It’s estimated that the State has coughed up between R15 million and R32 million since 2005 to pay for Jacob Zuma’s lawyers and advocates as well as cost orders made against him.
FILE: Former South African President Jacob Zuma appeared in the Durban High Court on 8 June 2018. He is charged with 16 counts that include fraud‚ corruption and racketeering. Picture: Felix Dlangamandla/Pool
PRETORIA – Former President Jacob Zuma’s advocate has reiterated his argument that the delay by opposition parties in challenging the government’s decision to pay his legal fees is prejudicial to him.
This was among the arguments in the High Court in Pretoria on day two of the Democratic Alliance (DA) and the Economic Freedom Fighters (EFF)’s application to have Zuma pay for his legal fees out of his own pocket.
It’s estimated that the State has coughed up between R15 million and R32 million since 2005 to pay for Zuma’s lawyers and advocates as well as cost orders made against him.
The former president is currently on trial in the High Court in Durban where he faces fraud and corruption changes alongside French arms firm Thales.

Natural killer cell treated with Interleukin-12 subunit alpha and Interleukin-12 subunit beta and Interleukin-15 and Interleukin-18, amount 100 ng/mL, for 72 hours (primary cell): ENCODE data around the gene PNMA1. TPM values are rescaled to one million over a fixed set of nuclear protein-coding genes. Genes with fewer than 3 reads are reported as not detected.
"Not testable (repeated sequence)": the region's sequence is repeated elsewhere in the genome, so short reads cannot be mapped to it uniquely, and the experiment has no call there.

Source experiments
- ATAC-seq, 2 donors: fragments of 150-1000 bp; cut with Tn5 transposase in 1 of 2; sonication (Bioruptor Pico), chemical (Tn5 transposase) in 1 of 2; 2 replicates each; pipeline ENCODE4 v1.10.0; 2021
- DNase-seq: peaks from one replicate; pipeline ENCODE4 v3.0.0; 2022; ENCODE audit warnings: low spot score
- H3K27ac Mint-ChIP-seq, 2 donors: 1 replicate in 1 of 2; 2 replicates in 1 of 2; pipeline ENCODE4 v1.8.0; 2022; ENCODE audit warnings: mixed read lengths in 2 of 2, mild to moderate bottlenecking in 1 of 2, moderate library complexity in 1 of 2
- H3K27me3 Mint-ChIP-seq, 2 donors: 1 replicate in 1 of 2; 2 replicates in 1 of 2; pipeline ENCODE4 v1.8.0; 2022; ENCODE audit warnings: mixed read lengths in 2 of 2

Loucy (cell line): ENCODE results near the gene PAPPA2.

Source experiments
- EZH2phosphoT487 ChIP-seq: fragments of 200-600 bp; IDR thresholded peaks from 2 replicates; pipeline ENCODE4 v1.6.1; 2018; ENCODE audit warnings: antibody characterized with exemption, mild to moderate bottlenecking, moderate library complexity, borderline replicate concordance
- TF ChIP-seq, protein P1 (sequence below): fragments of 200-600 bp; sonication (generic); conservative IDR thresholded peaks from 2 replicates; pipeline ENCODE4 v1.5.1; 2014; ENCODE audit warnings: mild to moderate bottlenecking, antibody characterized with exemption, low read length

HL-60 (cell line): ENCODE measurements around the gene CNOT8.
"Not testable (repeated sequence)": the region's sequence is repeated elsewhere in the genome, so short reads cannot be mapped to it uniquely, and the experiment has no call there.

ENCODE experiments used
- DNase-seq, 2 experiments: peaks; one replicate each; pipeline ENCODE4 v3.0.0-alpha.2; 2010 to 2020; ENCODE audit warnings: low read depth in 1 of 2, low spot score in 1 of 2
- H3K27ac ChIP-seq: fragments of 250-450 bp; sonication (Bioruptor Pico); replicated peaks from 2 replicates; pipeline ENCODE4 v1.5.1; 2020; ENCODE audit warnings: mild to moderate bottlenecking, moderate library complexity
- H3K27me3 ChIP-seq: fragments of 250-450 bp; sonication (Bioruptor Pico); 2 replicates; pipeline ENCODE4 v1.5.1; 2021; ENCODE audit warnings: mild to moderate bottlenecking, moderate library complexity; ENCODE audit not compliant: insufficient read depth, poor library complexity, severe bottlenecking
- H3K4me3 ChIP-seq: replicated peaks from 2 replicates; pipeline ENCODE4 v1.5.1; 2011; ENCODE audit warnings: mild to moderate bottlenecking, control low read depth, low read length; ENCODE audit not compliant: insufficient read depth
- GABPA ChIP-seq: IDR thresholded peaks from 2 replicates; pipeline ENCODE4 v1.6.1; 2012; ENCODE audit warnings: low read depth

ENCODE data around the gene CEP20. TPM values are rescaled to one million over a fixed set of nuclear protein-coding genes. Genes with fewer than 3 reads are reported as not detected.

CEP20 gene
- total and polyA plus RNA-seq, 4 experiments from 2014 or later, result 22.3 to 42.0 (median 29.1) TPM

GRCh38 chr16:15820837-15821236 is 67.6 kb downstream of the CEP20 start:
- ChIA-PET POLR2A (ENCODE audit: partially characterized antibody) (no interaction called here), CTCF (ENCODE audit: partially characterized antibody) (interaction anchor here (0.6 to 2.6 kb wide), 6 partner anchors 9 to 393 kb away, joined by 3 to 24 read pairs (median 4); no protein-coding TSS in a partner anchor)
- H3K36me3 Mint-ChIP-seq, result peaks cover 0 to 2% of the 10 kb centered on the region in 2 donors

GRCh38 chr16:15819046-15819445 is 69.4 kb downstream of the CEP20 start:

Zuma’s counsel told the court there has been undue delay in bringing the application which should have been brought years ago when the parties became aware that the State was funding Zuma’s legal fees.
The court heard that the delay is unreasonable.
It was further submitted that the case being brought by the EFF is to hurt the former president politically, adding that there is no indication Zuma was trying to prevent having his day in court.
The red berets hit back, saying there is a wrong which continues to be committed that must be remedied.
The party drew a comparison between this case and the Nkandla matter, arguing that it is another example of the former president benefiting at the expense of the State.
(Edited by Winnie Theletsane)